The final curtain: River Oaks Theatre to close indefinitely

Curtain closes for River Oaks theatre
Curtain closes for River Oaks theatre

River Oaks Theatre’s last showing happened Thursday evening as the movie venue plans to shutter indefinitely.

Less than one month ago, news broke that the cinema was at risk of closing as lease negotiations between Landmark Theatres and Weingarten Realty stalled.

[RELATED: River Oaks Theater faces risk of closure as lease comes to an end]

An announcement made on the River Oaks Theatre Facebook page revealed its last day in operation would be Thursday, March 25.

“We want to thank everyone for the overwhelming support that was offered to save Landmark’s lease at the River Oaks Theatre,” the post reads. “We still don’t know for sure that we are closing, but we are making plans to shutter on March 25th.”

According to River Oaks Theatre, a group has been formed in an effort to preserve the business.

Friends of River Oaks Theatre hosted two events in hopes of saving the longstanding cinema.

The Rivers Oaks Theatre opened over 80 years ago, while its current owners have been in place for about 40 years.

Sarah Gish Co-Founded Friends of River Oaks and co-organized a vigil Thursday evening after the last showing.

“It’s the last day that movies will be shown at the River Oaks Theatre as of now because we don’t know what the future holds,” Gish said. “We as a community can mourn the loss of the theatre, and also so that we can have a space to grieve, and that we can come together and be hopeful.”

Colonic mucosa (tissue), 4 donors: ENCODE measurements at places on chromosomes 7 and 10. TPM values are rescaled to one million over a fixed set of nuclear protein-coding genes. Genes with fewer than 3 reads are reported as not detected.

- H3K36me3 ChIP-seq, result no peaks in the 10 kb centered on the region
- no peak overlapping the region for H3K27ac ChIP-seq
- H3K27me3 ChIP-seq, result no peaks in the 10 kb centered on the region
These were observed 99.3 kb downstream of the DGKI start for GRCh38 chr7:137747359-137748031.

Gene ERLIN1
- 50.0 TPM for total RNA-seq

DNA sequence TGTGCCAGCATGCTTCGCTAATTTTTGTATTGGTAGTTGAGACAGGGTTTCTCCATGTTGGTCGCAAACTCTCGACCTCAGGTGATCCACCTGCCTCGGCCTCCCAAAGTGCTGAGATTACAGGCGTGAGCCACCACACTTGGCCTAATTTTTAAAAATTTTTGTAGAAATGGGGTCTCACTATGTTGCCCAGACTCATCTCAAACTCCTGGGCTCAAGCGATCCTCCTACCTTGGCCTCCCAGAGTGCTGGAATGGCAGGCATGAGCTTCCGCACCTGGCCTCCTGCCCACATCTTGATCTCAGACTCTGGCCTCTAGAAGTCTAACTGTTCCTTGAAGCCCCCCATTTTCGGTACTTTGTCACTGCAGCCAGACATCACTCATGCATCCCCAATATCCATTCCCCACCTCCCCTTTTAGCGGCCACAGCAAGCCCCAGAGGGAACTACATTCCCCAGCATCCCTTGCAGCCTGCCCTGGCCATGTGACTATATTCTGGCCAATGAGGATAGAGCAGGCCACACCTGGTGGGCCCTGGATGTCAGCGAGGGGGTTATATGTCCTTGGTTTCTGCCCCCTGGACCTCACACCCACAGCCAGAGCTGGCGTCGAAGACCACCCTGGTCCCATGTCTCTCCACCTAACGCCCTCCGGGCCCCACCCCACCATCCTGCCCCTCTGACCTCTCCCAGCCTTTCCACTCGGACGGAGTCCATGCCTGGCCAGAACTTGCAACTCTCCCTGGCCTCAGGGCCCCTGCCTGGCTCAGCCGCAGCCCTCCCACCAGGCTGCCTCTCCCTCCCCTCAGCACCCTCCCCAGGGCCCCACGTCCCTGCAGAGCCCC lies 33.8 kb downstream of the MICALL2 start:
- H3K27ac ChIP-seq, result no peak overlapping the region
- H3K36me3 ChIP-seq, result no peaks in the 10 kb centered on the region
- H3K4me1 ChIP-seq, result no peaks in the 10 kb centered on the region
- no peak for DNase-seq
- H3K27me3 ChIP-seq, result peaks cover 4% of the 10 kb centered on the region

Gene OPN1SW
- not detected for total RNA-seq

Outside, film aficionados dressed up, created posters, and lit candles to honor their memories at the beloved theatre.

Linda George Smith was 7-years-old when she saw her first show in 1954.

“One of the most exciting parts was that we were on the balcony. When you’re 7, going up on the balcony with your daddy and Mr. English was a really big deal!” George Smith laughed.

Mother and daughter duo, Annette and Tara Zinn, wore feather boas and sparkly hats. The theatre has been a part of their lives for decades.

“I’m 50 now,” Tara said. “All the midnight movies. We used to get the posters and put them up.”

“She was 2 years old [when she first came to the theatre.] I’m 72!” Annette Zinn, Tara Zinn’s mother, said.

Though the River Oaks Theatre is done showing movies, for now, Gish said the Friends of River Oaks coalition will continue to think of creative ways to share the theatre’s history.

“Our plan is to carry the legacy of the theatre and to be hopeful,” Gish.


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